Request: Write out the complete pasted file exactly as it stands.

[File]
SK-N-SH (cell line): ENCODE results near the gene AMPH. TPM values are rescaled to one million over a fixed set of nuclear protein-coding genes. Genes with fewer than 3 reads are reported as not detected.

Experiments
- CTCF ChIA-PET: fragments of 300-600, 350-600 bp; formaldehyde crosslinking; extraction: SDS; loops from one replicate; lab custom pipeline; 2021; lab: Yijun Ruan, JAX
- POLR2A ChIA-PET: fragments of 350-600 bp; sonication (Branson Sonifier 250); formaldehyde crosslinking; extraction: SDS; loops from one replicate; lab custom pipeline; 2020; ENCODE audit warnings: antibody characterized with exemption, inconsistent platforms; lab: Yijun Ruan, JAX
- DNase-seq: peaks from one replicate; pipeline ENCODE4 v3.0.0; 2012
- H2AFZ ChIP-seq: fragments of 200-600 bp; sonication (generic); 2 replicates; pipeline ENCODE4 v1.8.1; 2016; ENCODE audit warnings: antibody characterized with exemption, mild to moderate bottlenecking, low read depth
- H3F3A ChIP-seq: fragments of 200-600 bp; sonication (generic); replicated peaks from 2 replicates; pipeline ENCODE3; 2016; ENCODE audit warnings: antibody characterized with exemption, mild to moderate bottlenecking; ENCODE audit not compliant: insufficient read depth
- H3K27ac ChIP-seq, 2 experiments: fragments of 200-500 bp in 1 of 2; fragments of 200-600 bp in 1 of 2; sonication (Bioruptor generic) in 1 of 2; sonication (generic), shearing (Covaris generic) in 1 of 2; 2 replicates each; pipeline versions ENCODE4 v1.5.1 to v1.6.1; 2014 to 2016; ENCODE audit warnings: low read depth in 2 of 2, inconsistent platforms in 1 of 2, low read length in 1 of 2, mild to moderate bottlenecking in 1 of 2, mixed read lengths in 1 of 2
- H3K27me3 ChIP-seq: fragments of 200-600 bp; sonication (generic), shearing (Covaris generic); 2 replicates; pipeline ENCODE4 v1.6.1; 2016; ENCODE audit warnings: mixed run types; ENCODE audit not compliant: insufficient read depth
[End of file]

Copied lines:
SK-N-SH (cell line): ENCODE results near the gene AMPH. TPM values are rescaled to one million over a fixed set of nuclear protein-coding genes. Genes with fewer than 3 reads are reported as not detected.

Experiments
- CTCF ChIA-PET: fragments of 300-600, 350-600 bp; formaldehyde crosslinking; extraction: SDS; loops from one replicate; lab custom pipeline; 2021; lab: Yijun Ruan, JAX
- POLR2A ChIA-PET: fragments of 350-600 bp; sonication (Branson Sonifier 250); formaldehyde crosslinking; extraction: SDS; loops from one replicate; lab custom pipeline; 2020; ENCODE audit warnings: antibody characterized with exemption, inconsistent platforms; lab: Yijun Ruan, JAX
- DNase-seq: peaks from one replicate; pipeline ENCODE4 v3.0.0; 2012
- H2AFZ ChIP-seq: fragments of 200-600 bp; sonication (generic); 2 replicates; pipeline ENCODE4 v1.8.1; 2016; ENCODE audit warnings: antibody characterized with exemption, mild to moderate bottlenecking, low read depth
- H3F3A ChIP-seq: fragments of 200-600 bp; sonication (generic); replicated peaks from 2 replicates; pipeline ENCODE3; 2016; ENCODE audit warnings: antibody characterized with exemption, mild to moderate bottlenecking; ENCODE audit not compliant: insufficient read depth
- H3K27ac ChIP-seq, 2 experiments: fragments of 200-500 bp in 1 of 2; fragments of 200-600 bp in 1 of 2; sonication (Bioruptor generic) in 1 of 2; sonication (generic), shearing (Covaris generic) in 1 of 2; 2 replicates each; pipeline versions ENCODE4 v1.5.1 to v1.6.1; 2014 to 2016; ENCODE audit warnings: low read depth in 2 of 2, inconsistent platforms in 1 of 2, low read length in 1 of 2, mild to moderate bottlenecking in 1 of 2, mixed read lengths in 1 of 2
- H3K27me3 ChIP-seq: fragments of 200-600 bp; sonication (generic), shearing (Covaris generic); 2 replicates; pipeline ENCODE4 v1.6.1; 2016; ENCODE audit warnings: mixed run types; ENCODE audit not compliant: insufficient read depth